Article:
About this book
This book offers a critical review of the head and neck from an anatomical, physiological and clinical perspective. It begins by providing essential anatomical and physiological information, then discusses historical and current views on specific aspects in subsequent chapters. For example, the anatomy of the skull cap or cranial vault provided in the first chapter is discussed in the context of malformation and identity, as well as the development of the bony skull, in the following chapters. These chapters provide stepping-stones to guide readers through the book. There are new fields of research and technological developments in which Anatomy and Physiology lose track of progress. One of the examples discussed is the automated face recognition.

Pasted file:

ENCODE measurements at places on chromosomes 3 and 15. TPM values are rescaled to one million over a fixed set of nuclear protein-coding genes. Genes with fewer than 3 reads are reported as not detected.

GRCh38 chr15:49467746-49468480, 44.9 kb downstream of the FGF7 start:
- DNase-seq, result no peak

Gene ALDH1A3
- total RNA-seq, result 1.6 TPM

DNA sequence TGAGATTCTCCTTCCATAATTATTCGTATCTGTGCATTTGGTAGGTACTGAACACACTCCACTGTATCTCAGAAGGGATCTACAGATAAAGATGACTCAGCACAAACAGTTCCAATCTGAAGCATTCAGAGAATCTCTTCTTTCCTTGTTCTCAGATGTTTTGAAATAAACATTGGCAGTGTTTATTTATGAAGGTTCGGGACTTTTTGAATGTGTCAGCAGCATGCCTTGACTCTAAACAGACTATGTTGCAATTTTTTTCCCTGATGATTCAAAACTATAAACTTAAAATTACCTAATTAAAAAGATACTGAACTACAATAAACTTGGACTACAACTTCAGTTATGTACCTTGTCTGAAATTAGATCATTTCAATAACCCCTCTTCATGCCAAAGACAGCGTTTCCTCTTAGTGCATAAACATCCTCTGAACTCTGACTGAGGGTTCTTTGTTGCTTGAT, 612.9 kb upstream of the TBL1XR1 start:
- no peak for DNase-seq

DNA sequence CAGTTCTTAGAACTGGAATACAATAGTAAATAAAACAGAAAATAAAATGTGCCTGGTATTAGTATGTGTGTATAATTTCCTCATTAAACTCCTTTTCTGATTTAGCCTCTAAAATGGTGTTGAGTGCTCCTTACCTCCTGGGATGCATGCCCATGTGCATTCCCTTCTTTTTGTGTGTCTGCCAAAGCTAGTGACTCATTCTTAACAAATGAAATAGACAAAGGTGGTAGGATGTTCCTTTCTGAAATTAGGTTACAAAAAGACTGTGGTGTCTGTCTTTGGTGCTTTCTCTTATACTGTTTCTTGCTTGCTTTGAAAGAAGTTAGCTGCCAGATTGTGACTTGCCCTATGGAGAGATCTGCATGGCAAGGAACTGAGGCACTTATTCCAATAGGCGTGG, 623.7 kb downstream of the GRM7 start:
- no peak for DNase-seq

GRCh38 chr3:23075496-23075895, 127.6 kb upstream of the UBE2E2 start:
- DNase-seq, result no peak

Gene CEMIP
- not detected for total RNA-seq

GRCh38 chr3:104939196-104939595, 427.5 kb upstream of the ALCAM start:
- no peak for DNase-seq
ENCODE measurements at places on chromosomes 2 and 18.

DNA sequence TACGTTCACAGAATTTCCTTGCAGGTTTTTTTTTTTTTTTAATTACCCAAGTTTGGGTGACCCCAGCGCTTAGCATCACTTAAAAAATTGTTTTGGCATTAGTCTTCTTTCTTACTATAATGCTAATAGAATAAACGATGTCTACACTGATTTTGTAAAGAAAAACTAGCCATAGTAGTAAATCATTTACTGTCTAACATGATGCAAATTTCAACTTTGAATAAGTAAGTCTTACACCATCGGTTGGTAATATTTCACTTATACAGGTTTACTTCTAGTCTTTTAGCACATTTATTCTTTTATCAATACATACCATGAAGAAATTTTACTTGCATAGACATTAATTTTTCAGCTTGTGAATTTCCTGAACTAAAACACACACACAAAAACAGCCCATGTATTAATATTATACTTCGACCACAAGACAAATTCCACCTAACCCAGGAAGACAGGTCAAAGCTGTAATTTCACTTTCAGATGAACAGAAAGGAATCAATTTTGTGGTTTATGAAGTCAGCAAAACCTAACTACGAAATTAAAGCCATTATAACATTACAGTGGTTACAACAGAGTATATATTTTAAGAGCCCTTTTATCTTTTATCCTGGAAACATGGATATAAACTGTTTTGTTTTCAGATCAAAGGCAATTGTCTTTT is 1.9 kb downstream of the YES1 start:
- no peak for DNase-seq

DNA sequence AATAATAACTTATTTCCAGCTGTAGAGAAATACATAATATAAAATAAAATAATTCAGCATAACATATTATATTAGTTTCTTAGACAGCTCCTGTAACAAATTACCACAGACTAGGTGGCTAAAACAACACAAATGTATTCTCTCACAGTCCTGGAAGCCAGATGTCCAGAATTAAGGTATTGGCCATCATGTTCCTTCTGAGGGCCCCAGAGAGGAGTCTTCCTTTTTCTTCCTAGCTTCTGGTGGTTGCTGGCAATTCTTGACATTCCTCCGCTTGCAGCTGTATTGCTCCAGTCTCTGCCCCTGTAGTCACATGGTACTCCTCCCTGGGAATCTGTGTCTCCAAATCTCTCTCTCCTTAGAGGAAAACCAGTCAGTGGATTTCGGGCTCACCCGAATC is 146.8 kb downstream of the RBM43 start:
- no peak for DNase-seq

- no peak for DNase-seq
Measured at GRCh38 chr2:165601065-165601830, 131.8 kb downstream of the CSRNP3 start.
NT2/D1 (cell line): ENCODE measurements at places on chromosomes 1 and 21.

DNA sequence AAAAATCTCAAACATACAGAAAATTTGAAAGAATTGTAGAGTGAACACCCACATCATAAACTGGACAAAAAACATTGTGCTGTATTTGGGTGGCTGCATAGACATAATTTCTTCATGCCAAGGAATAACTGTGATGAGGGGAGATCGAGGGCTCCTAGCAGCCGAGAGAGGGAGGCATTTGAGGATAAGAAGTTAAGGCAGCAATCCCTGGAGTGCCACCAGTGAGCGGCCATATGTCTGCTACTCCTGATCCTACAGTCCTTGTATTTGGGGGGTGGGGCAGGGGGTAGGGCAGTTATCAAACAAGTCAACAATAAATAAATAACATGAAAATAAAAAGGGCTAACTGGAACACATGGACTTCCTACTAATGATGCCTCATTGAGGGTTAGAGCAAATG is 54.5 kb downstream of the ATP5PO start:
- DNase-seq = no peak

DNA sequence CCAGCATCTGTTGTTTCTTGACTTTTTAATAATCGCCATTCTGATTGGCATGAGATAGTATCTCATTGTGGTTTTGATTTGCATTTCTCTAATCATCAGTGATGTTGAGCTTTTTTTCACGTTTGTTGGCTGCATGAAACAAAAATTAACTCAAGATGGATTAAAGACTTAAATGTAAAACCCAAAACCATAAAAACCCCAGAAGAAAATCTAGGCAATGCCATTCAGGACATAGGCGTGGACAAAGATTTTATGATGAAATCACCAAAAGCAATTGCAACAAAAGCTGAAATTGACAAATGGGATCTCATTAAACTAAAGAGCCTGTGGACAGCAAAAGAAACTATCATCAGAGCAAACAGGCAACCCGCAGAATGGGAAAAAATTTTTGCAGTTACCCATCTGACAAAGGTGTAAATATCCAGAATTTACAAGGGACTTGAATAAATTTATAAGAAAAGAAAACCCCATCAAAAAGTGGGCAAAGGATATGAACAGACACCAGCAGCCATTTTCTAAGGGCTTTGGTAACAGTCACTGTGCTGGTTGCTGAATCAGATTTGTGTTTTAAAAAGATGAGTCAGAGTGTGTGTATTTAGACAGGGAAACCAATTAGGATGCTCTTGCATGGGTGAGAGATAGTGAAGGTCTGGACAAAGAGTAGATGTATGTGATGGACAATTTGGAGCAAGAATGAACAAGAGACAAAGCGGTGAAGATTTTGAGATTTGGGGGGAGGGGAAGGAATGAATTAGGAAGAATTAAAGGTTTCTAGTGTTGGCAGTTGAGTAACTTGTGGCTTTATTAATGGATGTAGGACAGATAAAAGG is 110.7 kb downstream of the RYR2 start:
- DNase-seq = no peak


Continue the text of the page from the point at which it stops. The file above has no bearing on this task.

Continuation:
In some respects, e.g. when it comes to cancers and malformations, our understanding of the head and neck – and the resulting therapeutic outcomes – have been extremely disappointing. In others, such as injuries following car accidents, there have been significant advances in our understanding of head and neck dysfunctions and their treatment. Therefore head movements, also during sleep, and head and neck reflexes are discussed. The book makes unequivocal distinctions between correct and incorrect assumptions and provides a critical review of alternative clinical methods for head and neck dysfunctions, such as physiotherapy and lymphatic drainage for cancers. Moreover, it discusses the consequences of various therapeutic measures for physiological and biomechanical conditions, as well as puberty and aging. Lastly, it addresses important biomedical engineering developments for hearing e.g. cochlear implants and for applying vestibular cerebellar effects for vision.